■ In addition to the distribution, the numerical values of the resistance model uncertainty factors are also dependent on the model factor M statistics (i.e. mean and COV). In general high COV yields high Yr d values, as is the case for D-NC pile class. Also, the lower the mean, the higher the Yr,d value, as is the case for B-NC. Such trends have also been reported by Bauduin (2003).
■ Variation of Yr d values with pile class is within a narrow range (1.3 - 1.6). Piles in cohesive materials (D-C, B-C and C) depict the lowest Yr d value of 1.3, as compared to piles in non-cohesive materials with γr, d values ranging from 1.5 to 1.6. The differences in γr, d values between piles in cohesive and non-cohesive materials is more evident when comparing values for all piles in cohesive materials (C) versus all piles in non-cohesive (NC). It can be seen from Table 4 that γr, d = 1.3 for C and 1.5 for NC. The higher γr,d value in non-cohesive soil indicates that pile design in non-cohesive soil is more uncertain. This is attributed to the coupled effects of limited understanding of the soil failure mechanism around the pile shaft and base, and the resulting unrealistic pile design parameters (bearing capacity factors (Nq), coefficient of horizontal stress (ks) and soil-pile interface friction (5)).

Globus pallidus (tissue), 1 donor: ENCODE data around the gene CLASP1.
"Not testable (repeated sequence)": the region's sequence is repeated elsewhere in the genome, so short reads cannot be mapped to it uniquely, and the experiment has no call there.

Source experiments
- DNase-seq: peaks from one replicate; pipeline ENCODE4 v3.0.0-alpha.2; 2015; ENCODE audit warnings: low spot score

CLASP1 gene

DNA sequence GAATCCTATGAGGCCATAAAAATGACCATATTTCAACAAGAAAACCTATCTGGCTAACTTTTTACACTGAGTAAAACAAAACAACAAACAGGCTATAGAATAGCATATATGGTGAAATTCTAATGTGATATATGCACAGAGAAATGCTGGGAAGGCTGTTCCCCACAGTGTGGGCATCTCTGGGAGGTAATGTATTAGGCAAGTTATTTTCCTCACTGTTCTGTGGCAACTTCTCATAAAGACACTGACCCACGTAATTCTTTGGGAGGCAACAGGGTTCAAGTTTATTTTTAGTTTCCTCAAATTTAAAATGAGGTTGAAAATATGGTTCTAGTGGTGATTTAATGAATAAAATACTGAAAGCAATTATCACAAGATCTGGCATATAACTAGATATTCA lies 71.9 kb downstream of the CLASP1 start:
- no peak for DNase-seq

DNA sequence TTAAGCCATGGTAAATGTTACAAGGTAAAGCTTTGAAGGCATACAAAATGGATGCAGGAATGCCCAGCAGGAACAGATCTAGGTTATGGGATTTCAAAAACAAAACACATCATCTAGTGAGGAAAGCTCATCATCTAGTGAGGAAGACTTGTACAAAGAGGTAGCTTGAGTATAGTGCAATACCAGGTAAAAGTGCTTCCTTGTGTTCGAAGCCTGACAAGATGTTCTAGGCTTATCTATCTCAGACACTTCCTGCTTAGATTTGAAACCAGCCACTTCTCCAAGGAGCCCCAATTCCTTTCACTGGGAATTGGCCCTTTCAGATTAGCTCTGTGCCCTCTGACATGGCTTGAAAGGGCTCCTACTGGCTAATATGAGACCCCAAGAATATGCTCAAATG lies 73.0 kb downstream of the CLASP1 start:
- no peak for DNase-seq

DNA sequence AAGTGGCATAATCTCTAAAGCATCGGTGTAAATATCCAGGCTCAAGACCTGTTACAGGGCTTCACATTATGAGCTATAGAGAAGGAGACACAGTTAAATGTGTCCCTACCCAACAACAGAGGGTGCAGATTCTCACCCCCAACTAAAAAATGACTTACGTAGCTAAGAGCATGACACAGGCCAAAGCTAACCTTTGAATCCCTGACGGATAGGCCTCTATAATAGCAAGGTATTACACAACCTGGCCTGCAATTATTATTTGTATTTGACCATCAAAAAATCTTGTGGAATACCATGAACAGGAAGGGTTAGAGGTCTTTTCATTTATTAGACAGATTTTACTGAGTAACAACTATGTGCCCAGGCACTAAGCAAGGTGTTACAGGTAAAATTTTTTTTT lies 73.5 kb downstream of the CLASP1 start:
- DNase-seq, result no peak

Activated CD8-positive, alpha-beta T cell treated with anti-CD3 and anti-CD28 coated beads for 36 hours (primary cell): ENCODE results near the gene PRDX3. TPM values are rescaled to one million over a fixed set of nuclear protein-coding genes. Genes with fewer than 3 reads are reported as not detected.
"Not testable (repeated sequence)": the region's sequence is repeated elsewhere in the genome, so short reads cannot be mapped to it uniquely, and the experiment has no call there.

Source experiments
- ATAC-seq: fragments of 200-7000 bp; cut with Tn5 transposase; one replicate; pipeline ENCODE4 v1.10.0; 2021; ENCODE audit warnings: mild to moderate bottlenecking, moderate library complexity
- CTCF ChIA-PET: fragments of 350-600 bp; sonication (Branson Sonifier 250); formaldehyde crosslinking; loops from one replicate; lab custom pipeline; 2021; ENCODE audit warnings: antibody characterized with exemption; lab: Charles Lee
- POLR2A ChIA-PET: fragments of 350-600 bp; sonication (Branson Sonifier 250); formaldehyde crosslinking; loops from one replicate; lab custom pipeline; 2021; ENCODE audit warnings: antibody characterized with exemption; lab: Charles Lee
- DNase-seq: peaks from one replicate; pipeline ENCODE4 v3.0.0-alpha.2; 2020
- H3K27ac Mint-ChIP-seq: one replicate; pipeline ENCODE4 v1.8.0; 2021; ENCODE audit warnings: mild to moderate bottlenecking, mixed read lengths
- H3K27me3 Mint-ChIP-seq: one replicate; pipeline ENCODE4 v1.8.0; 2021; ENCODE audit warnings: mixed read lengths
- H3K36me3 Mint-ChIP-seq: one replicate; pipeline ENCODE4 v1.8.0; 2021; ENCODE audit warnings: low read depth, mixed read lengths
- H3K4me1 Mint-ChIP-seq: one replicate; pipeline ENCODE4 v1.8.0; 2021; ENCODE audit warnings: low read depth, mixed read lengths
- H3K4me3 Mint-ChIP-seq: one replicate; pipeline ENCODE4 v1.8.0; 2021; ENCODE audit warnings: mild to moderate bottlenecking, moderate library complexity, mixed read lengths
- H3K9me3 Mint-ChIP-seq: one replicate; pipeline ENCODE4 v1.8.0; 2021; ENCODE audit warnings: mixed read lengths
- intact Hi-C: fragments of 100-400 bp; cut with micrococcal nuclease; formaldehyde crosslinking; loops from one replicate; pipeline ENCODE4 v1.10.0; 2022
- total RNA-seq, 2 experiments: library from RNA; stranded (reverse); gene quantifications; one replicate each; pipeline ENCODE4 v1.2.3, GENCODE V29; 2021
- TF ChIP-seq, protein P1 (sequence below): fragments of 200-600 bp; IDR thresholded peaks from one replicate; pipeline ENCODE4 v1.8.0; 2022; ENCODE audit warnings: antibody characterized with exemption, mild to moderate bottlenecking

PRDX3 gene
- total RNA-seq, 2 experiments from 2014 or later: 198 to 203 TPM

■ A comparison of all bored (B) versus all driven (D) piles, irrespective of soil type, indicates no difference in terms of γr,d values. This suggests that the pile installation method has little influence on γr,d values. This further implies that pile design should be classified on the basis of soil type only, with model partial factors being differentiated on the basis of soil properties. In accordance with Table 4